When grinding blades, it is important to have the ridges, fullers, and similar as symmetrical as possible, especially before quench. An asymmetrical blade has a much higher probability of warping or bending in the quench.
On an unhardened blade, one can scribe markings with a scribing needle and/or compass, but once the blade is hardened, that is no longer possible. And I still want my blades to be at least mostly, even though not perfectly, symmetrical too.
I used to measure the symmetry with a help of a folded piece of paper that I have cut with shears so that it has two perfectly aligned points. When folded over the blade, I could easily-ish check if the points align on the ridge on both sides and thus check where I shall grind more during the polishing to keep the symmetry.
But the pieces of paper get wet and manky in the process, and I kept of course losing them so I had to make new ones over and over every day and sometimes several times a day. And today I finally got an idea how to replace them with something much better and hopefully permanent. I took one wooden clothespin and I ground it in about 5 minutes to sort of mini-calipers that can be clipped onto a blade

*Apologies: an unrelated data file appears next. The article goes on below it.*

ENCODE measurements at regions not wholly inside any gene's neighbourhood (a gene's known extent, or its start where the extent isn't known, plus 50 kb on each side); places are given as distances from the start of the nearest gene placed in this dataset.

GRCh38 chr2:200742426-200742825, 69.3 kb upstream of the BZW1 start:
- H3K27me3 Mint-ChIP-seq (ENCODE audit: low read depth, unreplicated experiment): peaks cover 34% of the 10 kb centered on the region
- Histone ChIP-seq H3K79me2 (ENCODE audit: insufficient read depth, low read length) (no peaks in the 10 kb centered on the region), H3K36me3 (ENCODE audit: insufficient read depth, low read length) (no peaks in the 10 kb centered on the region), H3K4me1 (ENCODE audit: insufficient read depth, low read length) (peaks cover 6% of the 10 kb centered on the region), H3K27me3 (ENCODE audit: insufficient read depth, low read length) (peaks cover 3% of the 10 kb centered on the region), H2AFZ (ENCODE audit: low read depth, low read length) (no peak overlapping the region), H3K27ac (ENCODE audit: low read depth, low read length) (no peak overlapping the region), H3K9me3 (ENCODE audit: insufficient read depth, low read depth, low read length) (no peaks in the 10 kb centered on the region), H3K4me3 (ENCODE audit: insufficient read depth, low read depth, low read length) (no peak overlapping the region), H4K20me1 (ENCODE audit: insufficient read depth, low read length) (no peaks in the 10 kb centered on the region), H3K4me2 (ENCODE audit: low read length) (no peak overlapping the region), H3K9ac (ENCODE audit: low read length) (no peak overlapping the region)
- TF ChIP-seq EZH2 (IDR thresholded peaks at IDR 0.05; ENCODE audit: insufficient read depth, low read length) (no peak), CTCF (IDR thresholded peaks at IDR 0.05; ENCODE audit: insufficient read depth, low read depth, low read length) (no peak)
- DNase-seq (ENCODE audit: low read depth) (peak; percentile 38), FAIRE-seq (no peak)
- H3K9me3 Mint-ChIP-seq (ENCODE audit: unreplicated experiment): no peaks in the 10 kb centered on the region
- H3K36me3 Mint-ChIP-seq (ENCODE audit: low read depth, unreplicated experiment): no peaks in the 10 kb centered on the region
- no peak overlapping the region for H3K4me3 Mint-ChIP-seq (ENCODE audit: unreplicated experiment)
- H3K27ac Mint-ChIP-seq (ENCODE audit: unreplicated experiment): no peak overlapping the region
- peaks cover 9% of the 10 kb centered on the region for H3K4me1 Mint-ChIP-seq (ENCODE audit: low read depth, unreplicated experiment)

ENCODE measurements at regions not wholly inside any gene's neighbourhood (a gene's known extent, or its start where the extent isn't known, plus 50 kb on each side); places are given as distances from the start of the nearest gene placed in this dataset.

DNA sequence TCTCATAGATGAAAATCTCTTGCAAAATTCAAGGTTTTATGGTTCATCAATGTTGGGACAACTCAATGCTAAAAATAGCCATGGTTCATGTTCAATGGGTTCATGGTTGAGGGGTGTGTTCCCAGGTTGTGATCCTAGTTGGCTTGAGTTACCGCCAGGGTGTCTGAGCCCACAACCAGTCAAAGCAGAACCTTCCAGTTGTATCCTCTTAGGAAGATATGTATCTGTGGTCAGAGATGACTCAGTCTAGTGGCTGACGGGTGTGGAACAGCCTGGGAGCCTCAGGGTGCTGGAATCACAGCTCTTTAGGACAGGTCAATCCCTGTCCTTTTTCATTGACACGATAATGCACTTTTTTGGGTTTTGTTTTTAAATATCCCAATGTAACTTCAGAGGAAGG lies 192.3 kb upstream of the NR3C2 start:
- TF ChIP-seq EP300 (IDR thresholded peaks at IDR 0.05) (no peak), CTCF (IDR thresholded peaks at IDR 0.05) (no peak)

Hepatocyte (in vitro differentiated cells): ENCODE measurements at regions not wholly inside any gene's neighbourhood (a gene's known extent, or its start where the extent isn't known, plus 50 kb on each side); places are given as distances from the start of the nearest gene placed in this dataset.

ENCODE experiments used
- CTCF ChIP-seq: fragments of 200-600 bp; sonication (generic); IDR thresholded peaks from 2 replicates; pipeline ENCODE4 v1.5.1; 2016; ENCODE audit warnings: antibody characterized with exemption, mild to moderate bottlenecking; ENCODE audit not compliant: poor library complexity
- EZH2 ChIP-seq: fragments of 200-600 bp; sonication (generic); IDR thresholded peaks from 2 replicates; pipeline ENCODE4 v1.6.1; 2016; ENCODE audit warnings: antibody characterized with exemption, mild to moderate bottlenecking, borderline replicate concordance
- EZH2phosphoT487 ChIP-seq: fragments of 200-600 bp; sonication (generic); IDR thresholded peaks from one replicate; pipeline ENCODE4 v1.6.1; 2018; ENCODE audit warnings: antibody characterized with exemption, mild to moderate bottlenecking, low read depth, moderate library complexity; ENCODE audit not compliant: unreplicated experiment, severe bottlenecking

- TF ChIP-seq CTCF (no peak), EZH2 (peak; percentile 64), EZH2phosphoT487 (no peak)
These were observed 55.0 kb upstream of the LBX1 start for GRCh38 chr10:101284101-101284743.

This pin is made from softwood so I could not make the point too refined, but I do not need to. I want to make my blades mostly symmetrical, not perfectly symmetrical. And anyhoo, I shall, in the future, probably make a better and more precise one out of brass, this is just a proof of concept.
And it works well, here you can see it in use. It shows that the ridges on both sides are within few tenths of a mm apart, and that is good enuff for me, that is a difference that cannot be seen with the naked eye and is not easy to measure even with calipers.